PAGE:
A blogger with Pompe disease discusses the accessibility of Universal Orlando's hot, new area
I know what you’re thinking — what does a new theme park area have to do with Pompe? Everything, I say. If you read an earlier post of mine, Pompe Everyday, you know that for those of us with Pompe disease everything we do every single day is touched by Pompe. My philosophy is that I like to focus on what I can do (and eat) rather than what I can’t. And there is a lot in the new Harry Potter-themed land — the Wizarding World of Harry Potter — at Universal Orlando’s Islands of Adventure that I can do!
|The Three Broomsticks pub-style restaurant allowed menu substitutions, for a fee. Photo illustration: ©2010 Universal Orlando. All Rights Reserved|
The area itself, Hogsmeade Village and Hogwarts Castle, is of course completely accessible to those of us in wheelchairs. The shops, however, are small and of course crowded, making it difficult to maneuver around the other Harry Potter fans. If you can, you might want to park your wheelchair outside the shops and explore inside on foot. But people tend to get out of the way, especially when they see a chair coming and fear for the safety of their often flip-flop exposed toes.
The main attraction is a brand new ride with cutting-edge technology: Harry Potter and the Forbidden Journey. It is housed in Hogwarts Castle, which towers over Hogsmeade Village.
The queue (the area where people wait in line) is part of the attraction and is completely wheelchair friendly. It is pretty dark in there, so your wheelchair driver will have to maneuver around turns and through doorways. Electric wheelchairs and scooters are not permitted in the ride, but they have transfer wheelchairs available — if you’re lucky. Universal is not as wheelchair friendly as Disney and therefore often only supplies one transfer wheelchair per attraction.
Outside the queue entrance is a “test” attraction vehicle. You can practice transferring to the ride vehicle using this and decide if you’re able to take on the Forbidden Journey. Basically, if you can transfer from a wheelchair by yourself or with the help of your party, you should be good to go.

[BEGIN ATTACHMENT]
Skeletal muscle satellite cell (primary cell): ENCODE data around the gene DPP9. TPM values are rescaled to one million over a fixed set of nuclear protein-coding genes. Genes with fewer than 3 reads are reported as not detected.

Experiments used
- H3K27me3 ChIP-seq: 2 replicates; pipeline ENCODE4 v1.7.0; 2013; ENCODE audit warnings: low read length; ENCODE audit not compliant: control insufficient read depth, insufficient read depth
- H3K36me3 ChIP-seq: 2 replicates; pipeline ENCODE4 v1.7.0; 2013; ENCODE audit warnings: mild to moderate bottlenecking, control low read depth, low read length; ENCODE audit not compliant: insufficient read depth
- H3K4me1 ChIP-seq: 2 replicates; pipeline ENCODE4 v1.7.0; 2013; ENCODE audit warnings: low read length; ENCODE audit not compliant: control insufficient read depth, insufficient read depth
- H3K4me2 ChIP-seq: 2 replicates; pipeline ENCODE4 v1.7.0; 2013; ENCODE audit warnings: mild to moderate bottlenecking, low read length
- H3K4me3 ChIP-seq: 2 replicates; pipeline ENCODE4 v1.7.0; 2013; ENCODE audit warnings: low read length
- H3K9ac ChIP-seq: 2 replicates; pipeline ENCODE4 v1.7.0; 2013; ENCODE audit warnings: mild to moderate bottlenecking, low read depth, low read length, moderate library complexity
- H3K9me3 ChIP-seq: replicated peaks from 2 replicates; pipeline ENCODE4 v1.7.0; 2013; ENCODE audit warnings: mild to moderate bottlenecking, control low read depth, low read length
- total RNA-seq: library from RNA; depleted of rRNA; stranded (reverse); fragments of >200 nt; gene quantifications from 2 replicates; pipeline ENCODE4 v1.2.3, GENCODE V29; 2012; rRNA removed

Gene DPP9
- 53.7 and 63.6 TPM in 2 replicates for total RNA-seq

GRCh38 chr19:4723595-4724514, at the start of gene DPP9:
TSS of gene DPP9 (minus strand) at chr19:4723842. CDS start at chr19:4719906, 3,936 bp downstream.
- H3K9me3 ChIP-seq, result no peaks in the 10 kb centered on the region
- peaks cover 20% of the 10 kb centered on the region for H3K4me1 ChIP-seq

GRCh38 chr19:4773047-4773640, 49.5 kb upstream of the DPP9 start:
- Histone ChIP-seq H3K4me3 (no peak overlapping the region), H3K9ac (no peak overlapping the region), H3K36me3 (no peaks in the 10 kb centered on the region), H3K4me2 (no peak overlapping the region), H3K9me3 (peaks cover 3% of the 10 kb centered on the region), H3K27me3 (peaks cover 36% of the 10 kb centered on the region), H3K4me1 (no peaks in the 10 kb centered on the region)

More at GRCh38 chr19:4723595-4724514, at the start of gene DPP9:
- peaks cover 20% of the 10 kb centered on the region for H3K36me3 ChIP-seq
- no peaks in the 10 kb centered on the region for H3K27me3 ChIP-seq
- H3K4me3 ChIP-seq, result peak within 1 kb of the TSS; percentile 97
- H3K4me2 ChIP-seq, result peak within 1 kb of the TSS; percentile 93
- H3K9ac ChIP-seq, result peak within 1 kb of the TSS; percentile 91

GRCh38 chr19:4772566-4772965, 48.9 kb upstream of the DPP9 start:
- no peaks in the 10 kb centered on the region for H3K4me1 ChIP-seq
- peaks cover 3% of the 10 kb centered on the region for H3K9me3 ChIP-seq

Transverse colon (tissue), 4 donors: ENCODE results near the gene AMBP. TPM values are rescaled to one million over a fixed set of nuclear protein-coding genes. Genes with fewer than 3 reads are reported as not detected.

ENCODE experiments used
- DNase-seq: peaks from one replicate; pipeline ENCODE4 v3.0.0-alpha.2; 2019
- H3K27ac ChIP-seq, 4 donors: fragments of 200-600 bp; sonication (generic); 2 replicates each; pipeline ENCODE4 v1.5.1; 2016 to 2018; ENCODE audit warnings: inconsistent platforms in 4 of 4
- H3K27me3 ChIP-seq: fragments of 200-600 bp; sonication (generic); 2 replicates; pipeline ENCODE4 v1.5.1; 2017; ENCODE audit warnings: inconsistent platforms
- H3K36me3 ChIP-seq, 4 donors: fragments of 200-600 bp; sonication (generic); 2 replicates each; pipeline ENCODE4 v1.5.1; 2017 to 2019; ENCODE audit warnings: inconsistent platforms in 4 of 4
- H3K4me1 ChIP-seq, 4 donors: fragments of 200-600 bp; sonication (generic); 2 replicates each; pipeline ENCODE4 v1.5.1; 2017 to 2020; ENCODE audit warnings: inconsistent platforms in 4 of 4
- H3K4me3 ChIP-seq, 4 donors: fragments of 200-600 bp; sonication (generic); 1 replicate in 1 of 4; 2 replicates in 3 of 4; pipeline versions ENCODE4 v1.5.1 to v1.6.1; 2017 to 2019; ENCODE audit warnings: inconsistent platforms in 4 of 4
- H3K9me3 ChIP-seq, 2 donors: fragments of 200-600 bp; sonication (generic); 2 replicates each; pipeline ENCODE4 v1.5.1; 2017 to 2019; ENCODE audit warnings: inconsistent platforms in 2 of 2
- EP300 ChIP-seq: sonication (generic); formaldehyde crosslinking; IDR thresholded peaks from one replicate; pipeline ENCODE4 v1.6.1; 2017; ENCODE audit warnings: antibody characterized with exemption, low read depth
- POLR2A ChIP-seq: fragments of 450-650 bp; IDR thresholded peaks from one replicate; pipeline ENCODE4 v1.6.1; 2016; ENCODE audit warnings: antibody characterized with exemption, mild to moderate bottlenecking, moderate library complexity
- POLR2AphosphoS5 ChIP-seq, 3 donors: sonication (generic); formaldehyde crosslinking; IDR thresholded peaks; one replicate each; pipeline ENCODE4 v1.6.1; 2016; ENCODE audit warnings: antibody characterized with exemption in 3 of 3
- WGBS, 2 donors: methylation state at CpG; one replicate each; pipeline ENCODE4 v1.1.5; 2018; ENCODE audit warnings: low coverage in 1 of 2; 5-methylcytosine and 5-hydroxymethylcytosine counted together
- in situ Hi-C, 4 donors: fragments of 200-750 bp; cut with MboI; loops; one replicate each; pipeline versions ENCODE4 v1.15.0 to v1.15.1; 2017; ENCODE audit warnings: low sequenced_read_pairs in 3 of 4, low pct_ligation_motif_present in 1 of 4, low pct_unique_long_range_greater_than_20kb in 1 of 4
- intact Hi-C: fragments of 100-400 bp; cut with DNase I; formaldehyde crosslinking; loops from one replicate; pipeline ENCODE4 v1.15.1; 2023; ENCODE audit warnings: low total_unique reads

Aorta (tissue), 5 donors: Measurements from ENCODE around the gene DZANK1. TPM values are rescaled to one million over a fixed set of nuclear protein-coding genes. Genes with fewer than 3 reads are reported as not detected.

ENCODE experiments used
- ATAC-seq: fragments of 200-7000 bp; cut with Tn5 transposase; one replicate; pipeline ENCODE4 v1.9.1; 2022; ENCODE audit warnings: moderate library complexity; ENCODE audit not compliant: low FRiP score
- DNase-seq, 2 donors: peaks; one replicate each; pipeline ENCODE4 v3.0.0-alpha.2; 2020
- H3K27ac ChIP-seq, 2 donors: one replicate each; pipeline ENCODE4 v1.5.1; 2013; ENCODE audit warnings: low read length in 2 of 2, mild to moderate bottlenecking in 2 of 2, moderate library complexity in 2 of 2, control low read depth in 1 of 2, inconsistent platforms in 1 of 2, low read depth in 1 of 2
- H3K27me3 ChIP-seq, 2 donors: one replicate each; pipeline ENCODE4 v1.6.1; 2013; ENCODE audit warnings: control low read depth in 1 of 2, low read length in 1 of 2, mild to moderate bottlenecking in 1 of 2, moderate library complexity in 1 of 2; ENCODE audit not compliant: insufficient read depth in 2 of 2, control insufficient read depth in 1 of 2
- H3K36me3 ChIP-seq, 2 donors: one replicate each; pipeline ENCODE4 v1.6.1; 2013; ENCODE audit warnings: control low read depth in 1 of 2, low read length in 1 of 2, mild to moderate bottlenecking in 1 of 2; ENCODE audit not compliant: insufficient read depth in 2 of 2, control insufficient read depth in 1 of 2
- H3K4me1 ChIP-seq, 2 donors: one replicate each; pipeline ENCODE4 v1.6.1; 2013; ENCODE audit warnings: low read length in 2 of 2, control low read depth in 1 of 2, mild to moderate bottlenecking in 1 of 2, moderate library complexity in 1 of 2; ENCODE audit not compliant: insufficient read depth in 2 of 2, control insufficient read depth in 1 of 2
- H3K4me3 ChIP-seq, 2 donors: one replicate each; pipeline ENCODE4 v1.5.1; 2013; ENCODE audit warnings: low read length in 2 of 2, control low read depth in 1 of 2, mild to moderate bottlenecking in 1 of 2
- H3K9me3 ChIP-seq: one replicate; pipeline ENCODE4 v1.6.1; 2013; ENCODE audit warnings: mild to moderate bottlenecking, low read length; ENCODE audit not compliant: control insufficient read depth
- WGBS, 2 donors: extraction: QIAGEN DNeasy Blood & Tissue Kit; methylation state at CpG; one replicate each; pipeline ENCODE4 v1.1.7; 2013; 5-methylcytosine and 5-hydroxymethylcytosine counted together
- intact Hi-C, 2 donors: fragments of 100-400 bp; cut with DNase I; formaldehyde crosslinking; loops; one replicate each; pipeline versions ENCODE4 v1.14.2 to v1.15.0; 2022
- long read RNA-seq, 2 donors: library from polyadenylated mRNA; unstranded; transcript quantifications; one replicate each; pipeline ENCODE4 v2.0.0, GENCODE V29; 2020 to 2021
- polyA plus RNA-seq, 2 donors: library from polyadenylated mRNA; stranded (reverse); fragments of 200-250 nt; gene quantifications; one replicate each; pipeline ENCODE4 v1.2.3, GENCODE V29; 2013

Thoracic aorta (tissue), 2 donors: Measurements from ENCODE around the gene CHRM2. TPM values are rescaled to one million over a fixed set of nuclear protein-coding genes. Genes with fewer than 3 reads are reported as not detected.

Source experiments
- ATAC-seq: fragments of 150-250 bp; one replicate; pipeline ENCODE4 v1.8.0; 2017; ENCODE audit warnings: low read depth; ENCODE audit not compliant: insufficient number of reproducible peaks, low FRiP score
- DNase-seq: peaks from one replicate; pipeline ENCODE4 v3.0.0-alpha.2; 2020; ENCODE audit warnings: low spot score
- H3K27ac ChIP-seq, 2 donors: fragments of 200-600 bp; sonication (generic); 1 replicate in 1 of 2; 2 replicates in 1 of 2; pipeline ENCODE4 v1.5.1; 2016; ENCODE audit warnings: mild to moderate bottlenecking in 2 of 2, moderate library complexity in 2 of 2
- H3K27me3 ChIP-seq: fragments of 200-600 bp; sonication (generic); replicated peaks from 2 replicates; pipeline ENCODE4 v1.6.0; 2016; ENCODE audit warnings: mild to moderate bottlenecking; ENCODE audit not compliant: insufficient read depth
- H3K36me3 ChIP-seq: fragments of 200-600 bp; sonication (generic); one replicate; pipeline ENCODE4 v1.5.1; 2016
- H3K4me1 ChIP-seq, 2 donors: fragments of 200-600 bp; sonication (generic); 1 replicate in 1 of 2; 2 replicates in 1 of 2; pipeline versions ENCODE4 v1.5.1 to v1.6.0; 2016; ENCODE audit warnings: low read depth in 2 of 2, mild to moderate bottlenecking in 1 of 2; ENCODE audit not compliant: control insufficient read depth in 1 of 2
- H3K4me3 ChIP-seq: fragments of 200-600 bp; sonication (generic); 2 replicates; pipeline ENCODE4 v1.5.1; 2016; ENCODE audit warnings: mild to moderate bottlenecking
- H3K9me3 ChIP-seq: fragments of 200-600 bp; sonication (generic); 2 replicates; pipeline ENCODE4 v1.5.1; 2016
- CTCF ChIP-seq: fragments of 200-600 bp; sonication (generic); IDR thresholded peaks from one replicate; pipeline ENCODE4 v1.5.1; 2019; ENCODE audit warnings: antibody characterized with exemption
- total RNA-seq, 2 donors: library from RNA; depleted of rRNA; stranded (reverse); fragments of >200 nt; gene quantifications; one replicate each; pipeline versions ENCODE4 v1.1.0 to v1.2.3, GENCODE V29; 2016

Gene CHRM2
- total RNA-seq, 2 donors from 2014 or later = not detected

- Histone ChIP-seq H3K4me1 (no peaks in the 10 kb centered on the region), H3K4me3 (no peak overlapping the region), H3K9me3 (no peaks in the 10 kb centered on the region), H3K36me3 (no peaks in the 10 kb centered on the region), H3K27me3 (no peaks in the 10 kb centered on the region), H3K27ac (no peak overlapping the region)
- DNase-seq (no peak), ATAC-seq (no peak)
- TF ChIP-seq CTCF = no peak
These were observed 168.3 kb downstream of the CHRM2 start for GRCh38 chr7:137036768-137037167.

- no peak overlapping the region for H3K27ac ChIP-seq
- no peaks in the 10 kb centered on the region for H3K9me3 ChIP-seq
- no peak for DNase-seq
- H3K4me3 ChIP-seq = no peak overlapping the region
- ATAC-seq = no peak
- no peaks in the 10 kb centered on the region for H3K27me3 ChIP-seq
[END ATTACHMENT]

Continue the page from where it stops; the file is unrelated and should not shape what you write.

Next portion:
|Author at the Forbidden Journey tester seats.|
|Author, right, with a team member in Zonko's joke shop. They're holding Pigmy Puffs.|
They also have a separate loading area for those needing extra time, and help getting on and off the ride vehicles. This is a great design; they use a similar technique at Disney’s Toy Story Mania. There is a separate loading area that is on a side track so the slower loaders don’t slow down the regular line. Just tell the team members that you’ll need the stationary loading platform. The alternative is a moving platform, an Omni mover, like the one at the Magic Kingdom’s Haunted Mansion.
Like Disney, you don’t bypass any part of the line by using this alternative loading platform, which means you don’t miss any of the fascinating queue line — which you really don’t want to miss as it is part of the overall experience of the attraction.
The area also features two other attractions, both of which are re-dressed roller coasters: Flight of the Hippogriff and Dragon Challenge. The Dragon Challenge also has test vehicles at the queue entrance. The flight is pretty tame, but you’ll have to climb in and out of the vehicles with low seats. I didn’t see test vehicles for this attraction.
There is one restaurant in the area, The Three Broomsticks. It is a quick-service restaurant that serves breakfast, lunch and dinner.
Being a British-themed, pub-type restaurant, many of the entrees are served with potatoes. Having lived in Britain for a few years, I pretty much knew this going in. I explained my condition to the team member who took my order, and she was able to substitute the potatoes and corn on the cob (a grain) with mixed veggies, which included broccoli, red peppers and carrots.
|Butterbeer tastes like cream soda but has too much sugar for a person with Pompe.
|Both Hogsmeade Village and Hogwarts Castle are wheelchair accessible.|
They did charge a small fee for this of course — after all it is Universal and not Disney, but it was better than just tossing out food that I can’t eat.
They also serve two drinks that Harry Potter fans have been dying to try ever since it was announced they would be available: Butterbeer and Pumpkin Juice. Butterbeer can be ordered “regular” or “slushie” style (they have other names for this but I can’t remember). Butterbeer tastes a lot like cream soda, so I’m sure it is loaded with refined sugar. That being said, if you have Pompe disease and are avoiding sugar like me, then maybe just have someone in your party order it for you and just have a taste. That is what I did.
As for the Pumpkin Juice, that is far less “toxic” for us. The ingredients are listed on the label, and it is mostly apple juice. There is sugar in it, but it is the fourth ingredient on the label and the drink is 81 percent juice, which means a lot of the sweetness comes from fructose and is not a problem with Pompe. I just wouldn’t recommend throwing back 6 or 7 of the bottles in one day. The bottles are 16 ounces, so they can be enjoyed over a couple of days. Mine is sitting in the refrigerator right now; I take a swig now and then, but I’m sure it will last me a few more days and won’t contribute to too much more glycogen buildup in my muscles.
My final verdict is that the Wizarding World of Harry Potter is yet another place that I CAN enjoy. A place where I CAN experience the attractions, food and drinks! See you there!
The above post is reprinted from the blog M.E.G.'s Confessional with permission from the author.